The pyrosequencing primers were designed using SNP Primer Design Software Version 1.01 (http://www.pyrosequencing.com). Briefly, 35 μl of biotinylated PCR product was immobilized on streptavidin-coated Sepharose beads (Amersham Biosciences, Piscataway, NJ) with binding buffer (10 mmol/l Tris–HCl, 2 mol/l NaCl, 1 mmol/l EDTA, and 0.1% Tween 20, pH 7.6). After room temperature incubation with constant agitation for 10 min, the strands were separated and treated with 70% ethanol, denaturation solution (0.2 mol/l NaOH) and washing buffer (10 mmol/l Tris–acetate, pH 7.6). The beads, containing the biotinylated template, were released into wells with a 40-μl mixture of annealing buffer (20 mmol/l Tris–acetate, 2 mmol/l magnesium acetate tetrahydrate, pH 7.6) and 21 pmol of sequencing primer (IDT Technology). Incubation was carried out at 80°C for 2 min. Genotyping was subsequently carried out using a PSQ 96 SNP Reagent Kit and PSQ 96 MA System (Biotage AB, Uppsala, Sweden). Genotypes were resolved on the basis of peak height measurements using PSQ 96 SNP Software, Version 1.2 AQ. This software automatically performs genotyping and quality assessment of the raw data utilizing an algorithm. Genotype is scored automatically on the basis of pattern recognition. Quality value is assigned on the basis of several parameters such as the difference in match between the best and next best choice genotypes, agreement between expected and obtained sequence around the SNP, signal-to-noise ratios, variance in peak heights around the SNP and peak width.

statistical design

In anthracycline- and taxane-pretreated MBC pts, the median TTP is between 2 and 4 months for single-agent capecitabine, vinorelbine, gemcitabine, pegylated liposomal doxorubicin and CPT-11 [3, 16–23]. A Fleming single-stage phase II design with a sample size of 32 pts (p1 = 0.75, p0 = 0.50, α = 0.05 and β = 0.10) was chosen for this trial. The regimen would be recommended for further study if 75% of pts remained progression free at 4 months, whereas the regimen would be deemed uninteresting if <50% of pts remained progression free at 4 months.

The definition of TTP was from day 1 of treatment to the first evidence of disease progression or death in pts without evidence of disease progression. All analyses were on the basis of intention-to-treat population. The correlative studies were hypothesis generating secondary end points and as such no formal statistical tests were carried out.

results

patient population

Between July 2002 and May 2005 thirty-two pts enrolled (Table 1). The median age was 50 years (range 29–73 years). Twenty (63%) pts had ECOG performance status 0, 29 (91%) were postmenopausal and 13 (41%) were hormone receptor negative. Ten (31%) pts had estrogen receptor (ER) negative, progesterone receptor negative and HER2-neu negative tumors and seven (22%) had HER2 overexpressing tumors either standard immunohistochemical methods or by fluorescence in situ hybridization. All 32 (100%) pts received prior anthracyclines and taxanes in either the adjuvant or the metastatic setting. Twenty-eight (87%) pts received adjuvant or neoadjuvant chemotherapy and 19 (59%) pts received two prior chemotherapy regimens for metastatic disease.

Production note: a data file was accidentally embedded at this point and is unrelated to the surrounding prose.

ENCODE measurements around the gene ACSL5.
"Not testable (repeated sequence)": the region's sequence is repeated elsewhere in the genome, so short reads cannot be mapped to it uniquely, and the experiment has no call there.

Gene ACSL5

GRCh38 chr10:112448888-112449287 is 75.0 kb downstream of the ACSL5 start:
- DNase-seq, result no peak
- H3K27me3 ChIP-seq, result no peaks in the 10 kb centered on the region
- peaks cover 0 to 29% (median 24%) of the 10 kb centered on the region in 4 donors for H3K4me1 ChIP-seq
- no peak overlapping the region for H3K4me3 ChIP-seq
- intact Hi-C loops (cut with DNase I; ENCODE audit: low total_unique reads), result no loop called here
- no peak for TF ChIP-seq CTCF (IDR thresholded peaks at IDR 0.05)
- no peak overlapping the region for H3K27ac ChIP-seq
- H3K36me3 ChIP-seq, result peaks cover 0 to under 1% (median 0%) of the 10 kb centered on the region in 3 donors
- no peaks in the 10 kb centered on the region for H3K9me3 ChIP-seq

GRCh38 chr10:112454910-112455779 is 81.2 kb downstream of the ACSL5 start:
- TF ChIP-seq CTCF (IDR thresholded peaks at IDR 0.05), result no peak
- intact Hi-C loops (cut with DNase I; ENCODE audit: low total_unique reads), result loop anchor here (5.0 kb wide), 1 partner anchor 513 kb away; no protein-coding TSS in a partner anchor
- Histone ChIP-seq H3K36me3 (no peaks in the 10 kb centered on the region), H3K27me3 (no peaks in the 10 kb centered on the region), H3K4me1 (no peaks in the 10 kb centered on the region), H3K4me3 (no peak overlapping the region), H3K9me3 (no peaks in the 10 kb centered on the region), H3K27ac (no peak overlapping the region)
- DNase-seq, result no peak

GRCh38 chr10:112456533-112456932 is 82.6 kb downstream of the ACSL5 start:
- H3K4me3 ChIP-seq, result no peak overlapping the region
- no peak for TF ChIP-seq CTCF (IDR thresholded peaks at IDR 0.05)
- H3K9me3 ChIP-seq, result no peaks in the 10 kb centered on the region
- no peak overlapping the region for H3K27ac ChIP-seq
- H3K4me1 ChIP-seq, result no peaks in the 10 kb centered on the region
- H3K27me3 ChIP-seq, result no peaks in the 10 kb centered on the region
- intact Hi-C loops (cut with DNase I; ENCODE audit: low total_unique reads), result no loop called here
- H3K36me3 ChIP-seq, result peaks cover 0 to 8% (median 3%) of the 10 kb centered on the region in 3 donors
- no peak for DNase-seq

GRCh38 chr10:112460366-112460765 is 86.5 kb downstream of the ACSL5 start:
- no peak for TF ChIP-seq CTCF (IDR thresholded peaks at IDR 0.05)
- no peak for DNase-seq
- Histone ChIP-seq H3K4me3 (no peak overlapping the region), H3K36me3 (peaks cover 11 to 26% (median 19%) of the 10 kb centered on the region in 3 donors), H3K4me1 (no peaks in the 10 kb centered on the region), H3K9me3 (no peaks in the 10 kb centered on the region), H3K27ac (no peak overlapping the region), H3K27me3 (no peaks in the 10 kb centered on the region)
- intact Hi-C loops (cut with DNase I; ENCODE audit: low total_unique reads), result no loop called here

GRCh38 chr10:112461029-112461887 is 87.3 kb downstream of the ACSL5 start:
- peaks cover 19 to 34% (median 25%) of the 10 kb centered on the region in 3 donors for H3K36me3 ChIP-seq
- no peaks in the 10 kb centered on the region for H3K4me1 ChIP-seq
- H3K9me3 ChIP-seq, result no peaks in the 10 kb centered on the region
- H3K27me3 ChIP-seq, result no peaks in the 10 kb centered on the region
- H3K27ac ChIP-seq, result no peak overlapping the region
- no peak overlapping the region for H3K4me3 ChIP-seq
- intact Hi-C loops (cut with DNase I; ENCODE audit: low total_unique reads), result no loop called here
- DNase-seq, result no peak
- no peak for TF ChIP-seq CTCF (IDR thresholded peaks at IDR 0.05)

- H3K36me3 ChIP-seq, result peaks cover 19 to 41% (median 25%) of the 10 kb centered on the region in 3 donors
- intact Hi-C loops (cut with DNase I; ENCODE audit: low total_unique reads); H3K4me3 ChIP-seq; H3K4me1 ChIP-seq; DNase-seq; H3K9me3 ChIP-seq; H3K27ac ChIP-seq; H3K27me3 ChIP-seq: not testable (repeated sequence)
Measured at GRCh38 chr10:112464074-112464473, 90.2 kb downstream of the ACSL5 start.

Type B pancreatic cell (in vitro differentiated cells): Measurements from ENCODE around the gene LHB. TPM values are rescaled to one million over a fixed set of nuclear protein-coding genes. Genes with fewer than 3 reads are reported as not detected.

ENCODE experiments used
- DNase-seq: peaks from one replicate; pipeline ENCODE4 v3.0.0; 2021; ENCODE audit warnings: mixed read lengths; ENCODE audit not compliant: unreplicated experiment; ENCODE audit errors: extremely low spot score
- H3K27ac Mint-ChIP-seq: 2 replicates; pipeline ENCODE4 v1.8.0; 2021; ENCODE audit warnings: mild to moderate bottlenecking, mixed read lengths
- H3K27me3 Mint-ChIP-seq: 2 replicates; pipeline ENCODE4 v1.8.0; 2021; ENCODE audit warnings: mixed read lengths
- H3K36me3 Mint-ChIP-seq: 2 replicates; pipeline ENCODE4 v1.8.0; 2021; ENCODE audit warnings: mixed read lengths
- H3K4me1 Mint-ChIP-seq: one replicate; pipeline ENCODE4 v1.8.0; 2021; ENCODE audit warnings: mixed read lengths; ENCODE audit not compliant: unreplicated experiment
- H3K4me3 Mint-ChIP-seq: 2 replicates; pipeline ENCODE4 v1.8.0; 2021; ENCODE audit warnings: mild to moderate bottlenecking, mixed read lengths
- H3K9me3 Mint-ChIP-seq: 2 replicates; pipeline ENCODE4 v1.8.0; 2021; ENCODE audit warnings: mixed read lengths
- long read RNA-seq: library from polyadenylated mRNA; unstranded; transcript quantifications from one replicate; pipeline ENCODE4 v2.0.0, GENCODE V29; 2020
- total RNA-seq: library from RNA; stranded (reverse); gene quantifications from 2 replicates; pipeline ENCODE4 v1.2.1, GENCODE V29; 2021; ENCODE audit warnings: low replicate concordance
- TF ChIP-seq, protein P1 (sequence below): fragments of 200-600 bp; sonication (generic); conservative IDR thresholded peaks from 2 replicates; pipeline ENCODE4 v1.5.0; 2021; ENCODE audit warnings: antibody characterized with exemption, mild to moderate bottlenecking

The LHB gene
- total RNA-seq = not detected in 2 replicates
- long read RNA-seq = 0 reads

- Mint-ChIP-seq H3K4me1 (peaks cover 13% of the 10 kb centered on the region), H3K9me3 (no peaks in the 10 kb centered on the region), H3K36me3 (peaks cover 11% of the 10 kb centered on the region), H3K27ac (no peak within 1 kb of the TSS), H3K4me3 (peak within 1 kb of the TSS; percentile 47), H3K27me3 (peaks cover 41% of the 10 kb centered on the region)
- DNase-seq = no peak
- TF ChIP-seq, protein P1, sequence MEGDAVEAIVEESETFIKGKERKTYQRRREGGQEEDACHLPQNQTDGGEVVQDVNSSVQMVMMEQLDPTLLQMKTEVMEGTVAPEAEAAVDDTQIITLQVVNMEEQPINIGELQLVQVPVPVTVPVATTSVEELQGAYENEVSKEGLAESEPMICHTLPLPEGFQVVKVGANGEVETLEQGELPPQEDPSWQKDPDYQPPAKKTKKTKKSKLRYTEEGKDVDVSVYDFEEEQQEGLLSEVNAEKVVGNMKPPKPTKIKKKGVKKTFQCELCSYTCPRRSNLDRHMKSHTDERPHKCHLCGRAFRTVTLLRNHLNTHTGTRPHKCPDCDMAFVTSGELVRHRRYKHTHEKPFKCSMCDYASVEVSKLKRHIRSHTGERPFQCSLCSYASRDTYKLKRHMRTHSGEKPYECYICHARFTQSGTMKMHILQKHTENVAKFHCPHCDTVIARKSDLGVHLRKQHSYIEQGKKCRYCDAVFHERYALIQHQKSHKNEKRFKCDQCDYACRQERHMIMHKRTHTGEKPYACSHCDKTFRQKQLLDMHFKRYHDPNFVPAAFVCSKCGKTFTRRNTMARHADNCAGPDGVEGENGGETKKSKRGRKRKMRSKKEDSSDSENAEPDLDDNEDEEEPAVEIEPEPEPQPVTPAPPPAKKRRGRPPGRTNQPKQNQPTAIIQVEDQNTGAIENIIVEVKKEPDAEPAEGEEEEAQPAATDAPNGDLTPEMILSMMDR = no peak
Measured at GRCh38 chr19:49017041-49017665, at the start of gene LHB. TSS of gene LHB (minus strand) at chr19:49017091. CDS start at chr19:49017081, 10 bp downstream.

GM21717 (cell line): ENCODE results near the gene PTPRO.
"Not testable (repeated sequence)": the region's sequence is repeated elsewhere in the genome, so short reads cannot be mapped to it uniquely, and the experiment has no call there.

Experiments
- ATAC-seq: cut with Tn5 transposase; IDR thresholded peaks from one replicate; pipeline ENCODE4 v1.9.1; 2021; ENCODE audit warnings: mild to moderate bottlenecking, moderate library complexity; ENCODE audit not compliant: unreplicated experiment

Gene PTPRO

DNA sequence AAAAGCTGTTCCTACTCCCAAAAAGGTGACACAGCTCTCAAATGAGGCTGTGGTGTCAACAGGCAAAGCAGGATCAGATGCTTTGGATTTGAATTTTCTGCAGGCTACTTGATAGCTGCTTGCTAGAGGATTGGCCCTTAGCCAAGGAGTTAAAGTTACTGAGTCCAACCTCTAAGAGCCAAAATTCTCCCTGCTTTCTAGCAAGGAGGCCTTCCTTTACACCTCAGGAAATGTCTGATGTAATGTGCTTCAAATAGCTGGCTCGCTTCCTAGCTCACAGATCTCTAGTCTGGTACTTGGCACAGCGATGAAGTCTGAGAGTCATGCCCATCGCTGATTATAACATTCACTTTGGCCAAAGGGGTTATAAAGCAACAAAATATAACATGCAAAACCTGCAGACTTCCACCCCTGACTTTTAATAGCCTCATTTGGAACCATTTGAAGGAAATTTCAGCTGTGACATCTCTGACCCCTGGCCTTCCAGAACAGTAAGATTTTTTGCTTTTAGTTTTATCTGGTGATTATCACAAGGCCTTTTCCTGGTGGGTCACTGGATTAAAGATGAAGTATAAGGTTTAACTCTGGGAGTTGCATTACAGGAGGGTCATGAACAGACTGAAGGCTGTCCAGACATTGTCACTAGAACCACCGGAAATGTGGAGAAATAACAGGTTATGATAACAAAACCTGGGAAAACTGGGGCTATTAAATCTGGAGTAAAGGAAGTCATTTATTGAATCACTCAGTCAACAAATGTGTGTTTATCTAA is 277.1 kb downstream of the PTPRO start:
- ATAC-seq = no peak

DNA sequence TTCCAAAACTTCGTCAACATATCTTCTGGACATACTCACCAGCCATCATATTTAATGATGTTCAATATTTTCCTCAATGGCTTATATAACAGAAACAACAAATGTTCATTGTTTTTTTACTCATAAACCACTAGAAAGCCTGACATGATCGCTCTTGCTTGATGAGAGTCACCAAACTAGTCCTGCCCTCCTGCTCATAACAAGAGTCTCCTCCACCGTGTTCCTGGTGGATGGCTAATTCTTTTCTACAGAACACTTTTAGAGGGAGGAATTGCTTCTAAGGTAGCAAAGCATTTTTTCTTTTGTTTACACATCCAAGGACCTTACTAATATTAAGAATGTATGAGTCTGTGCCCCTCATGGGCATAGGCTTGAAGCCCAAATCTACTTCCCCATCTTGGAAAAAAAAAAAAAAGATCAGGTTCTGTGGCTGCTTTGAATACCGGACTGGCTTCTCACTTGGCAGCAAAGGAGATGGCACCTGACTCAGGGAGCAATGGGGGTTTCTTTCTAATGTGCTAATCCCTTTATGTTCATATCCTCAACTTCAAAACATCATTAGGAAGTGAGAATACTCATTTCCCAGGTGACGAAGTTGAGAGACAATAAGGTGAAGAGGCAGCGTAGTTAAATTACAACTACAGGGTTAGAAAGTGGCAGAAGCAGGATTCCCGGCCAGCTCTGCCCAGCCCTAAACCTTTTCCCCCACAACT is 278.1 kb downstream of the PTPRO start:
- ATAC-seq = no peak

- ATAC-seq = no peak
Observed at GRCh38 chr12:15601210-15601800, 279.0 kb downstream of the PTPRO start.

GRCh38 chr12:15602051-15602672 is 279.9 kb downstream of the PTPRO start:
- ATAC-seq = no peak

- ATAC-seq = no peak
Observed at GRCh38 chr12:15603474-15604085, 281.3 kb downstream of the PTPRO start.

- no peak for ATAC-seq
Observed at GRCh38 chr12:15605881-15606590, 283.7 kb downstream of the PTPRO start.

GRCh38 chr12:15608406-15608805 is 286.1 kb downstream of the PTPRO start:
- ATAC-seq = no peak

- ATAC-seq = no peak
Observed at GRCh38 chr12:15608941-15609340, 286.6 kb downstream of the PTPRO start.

Table 1.

Patient characteristics (n = 32)

 n (%) 
Median age (range) 50 (29–73) years 
ECOG performance status  
    0 20 (63) 
    1 11 (34) 
    2 1 (3) 
Race  
    White 28 (88) 
    African-American 3 (9) 
    Asian 1 (3) 
Menopausal status  
    Premenopausal 3 (9) 
    Postmenopausal 29 (91) 
Receptor status  
    ER and/or PR positive 19 (59) 
    ER/PR negative 13 (41) 
    ER/PR/HER2-neu negative 10 (31) 
    HER2-neu 3+ 7 (22) 
Prior treatment  
    Adjuvant chemotherapy 28 (88) 
    Prior anthracyclines 27 (84) 
    Prior taxanes 14 (44) 
Number of chemotherapy regimens for metastases  
    0 6 (19) 
    1 7 (22) 
    2 19 (59) 
Metastatic sites  
    Lung 17 (53) 
    Liver 14 (44) 
    Bone 13 (41) 
    Lymph nodes 12 (38) 
    Chest wall 5 (16) 
 n (%) 
Median age (range) 50 (29–73) years 
ECOG performance status  
    0 20 (63) 
    1 11 (34) 
    2 1 (3) 
Race  
    White 28 (88) 
    African-American 3 (9) 
    Asian 1 (3) 
Menopausal status  
    Premenopausal 3 (9) 
    Postmenopausal 29 (91) 
Receptor status  
    ER and/or PR positive 19 (59) 
    ER/PR negative 13 (41) 
    ER/PR/HER2-neu negative 10 (31) 
    HER2-neu 3+ 7 (22) 
Prior treatment  
    Adjuvant chemotherapy 28 (88) 
    Prior anthracyclines 27 (84) 
    Prior taxanes 14 (44) 
Number of chemotherapy regimens for metastases  
    0 6 (19) 
    1 7 (22) 
    2 19 (59) 
Metastatic sites  
    Lung 17 (53) 
    Liver 14 (44) 
    Bone 13 (41) 
    Lymph nodes 12 (38) 
    Chest wall 5 (16) 

ER, estrogen receptor; PR, progesterone receptor; ECOG, Eastern Cooperative Oncology Group.

treatment summary

Pts received a median of four cycles (range 1–12 cycles). Nine (28%) pts completed all six treatment cycles and six (19%) of them continued treatment with CPT-11 alone. Eight (25%) pts received only one treatment cycle for the following reasons: two (6%) had disease progression confirmed by imaging studies after cycle 1 and six (19%) pts developed grade ≥3 toxicity during cycle 1 and were removed from the study.